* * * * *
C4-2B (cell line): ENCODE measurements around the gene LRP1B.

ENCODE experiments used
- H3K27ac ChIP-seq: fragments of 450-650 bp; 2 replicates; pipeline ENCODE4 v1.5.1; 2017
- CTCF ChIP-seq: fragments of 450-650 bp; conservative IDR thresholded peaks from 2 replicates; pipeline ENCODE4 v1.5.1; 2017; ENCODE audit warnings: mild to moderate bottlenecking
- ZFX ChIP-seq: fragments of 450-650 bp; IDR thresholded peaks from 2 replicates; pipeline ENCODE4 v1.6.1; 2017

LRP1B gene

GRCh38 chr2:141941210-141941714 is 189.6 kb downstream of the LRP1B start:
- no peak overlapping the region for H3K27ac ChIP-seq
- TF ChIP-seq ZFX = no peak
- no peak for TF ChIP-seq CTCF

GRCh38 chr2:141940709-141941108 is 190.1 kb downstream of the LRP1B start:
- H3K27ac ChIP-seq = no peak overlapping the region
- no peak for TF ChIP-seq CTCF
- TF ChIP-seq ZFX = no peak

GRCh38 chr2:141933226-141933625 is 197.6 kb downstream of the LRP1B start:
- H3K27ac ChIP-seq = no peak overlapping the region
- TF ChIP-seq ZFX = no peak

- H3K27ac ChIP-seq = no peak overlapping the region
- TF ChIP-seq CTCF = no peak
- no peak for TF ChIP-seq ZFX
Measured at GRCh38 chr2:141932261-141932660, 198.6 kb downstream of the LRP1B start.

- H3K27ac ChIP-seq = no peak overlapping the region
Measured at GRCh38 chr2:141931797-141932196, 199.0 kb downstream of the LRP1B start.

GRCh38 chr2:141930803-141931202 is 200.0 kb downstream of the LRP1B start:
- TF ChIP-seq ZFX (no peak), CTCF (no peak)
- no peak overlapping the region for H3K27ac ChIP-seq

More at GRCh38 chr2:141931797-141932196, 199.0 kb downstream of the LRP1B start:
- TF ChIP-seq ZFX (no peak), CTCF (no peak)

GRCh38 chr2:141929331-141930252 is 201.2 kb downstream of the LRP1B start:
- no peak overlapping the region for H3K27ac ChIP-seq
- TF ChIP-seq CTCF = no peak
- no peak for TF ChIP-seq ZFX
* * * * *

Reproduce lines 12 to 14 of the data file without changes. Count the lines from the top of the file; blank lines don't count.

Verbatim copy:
- H3K27ac ChIP-seq = no peak overlapping the region
- no peak for TF ChIP-seq CTCF
- TF ChIP-seq ZFX = no peak